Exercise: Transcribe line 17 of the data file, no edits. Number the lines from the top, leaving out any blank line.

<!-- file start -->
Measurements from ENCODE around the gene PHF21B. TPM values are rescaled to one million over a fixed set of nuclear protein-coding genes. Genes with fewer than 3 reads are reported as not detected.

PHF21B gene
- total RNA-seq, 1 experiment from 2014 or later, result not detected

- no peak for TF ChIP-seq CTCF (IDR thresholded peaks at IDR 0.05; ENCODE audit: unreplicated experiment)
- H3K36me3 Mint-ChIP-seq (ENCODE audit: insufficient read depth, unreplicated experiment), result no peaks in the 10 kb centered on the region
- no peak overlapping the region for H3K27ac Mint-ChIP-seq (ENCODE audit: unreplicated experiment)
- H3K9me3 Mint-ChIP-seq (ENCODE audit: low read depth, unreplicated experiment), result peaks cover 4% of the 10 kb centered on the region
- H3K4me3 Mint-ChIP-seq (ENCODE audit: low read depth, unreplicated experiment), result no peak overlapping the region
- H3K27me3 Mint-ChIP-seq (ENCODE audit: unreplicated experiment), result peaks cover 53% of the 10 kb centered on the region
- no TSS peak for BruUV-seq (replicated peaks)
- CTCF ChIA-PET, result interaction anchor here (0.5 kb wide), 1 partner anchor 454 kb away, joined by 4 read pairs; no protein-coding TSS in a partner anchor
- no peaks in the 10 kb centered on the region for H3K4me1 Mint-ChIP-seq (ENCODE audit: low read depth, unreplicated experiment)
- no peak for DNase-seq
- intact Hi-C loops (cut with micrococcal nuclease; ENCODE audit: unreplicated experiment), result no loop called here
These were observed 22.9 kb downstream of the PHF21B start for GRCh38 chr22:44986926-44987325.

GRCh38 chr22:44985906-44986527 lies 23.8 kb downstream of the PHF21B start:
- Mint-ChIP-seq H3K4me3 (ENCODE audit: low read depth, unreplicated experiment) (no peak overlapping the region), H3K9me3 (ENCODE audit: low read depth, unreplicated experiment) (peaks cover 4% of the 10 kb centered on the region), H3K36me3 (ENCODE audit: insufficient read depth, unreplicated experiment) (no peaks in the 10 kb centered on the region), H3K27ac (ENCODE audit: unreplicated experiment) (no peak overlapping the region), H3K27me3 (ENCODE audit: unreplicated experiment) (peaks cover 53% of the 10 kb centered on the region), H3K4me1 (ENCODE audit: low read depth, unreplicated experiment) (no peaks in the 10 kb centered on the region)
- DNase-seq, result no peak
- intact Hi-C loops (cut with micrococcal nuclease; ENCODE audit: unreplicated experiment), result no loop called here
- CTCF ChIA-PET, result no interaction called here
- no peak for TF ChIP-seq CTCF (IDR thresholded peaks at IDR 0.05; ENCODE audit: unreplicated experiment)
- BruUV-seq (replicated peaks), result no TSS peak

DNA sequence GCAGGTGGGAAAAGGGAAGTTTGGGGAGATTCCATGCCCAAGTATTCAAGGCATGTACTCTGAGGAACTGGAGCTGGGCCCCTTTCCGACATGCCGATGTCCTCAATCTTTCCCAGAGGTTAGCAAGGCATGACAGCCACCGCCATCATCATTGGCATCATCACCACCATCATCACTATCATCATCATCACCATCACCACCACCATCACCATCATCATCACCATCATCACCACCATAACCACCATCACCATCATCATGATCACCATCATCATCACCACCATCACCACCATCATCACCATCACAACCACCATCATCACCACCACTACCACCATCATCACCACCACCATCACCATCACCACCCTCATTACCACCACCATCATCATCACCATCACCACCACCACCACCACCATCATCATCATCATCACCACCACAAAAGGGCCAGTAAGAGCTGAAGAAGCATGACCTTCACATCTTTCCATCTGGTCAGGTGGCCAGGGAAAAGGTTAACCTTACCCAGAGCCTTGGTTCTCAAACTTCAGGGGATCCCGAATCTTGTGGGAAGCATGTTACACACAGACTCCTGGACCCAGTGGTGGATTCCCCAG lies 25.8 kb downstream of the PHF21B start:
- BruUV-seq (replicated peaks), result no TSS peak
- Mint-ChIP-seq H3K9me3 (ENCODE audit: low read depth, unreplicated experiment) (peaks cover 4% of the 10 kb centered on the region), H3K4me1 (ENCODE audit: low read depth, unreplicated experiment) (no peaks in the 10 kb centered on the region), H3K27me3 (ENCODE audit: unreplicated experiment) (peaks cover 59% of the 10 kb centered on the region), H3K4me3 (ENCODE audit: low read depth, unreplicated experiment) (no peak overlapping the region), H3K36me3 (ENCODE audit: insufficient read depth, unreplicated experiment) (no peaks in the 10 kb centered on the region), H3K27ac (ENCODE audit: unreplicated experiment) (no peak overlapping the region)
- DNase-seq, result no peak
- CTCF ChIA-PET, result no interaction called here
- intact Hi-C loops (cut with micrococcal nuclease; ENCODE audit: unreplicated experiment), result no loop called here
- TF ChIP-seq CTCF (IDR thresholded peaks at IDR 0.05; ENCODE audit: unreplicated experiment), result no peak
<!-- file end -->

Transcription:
- Mint-ChIP-seq H3K4me3 (ENCODE audit: low read depth, unreplicated experiment) (no peak overlapping the region), H3K9me3 (ENCODE audit: low read depth, unreplicated experiment) (peaks cover 4% of the 10 kb centered on the region), H3K36me3 (ENCODE audit: insufficient read depth, unreplicated experiment) (no peaks in the 10 kb centered on the region), H3K27ac (ENCODE audit: unreplicated experiment) (no peak overlapping the region), H3K27me3 (ENCODE audit: unreplicated experiment) (peaks cover 53% of the 10 kb centered on the region), H3K4me1 (ENCODE audit: low read depth, unreplicated experiment) (no peaks in the 10 kb centered on the region)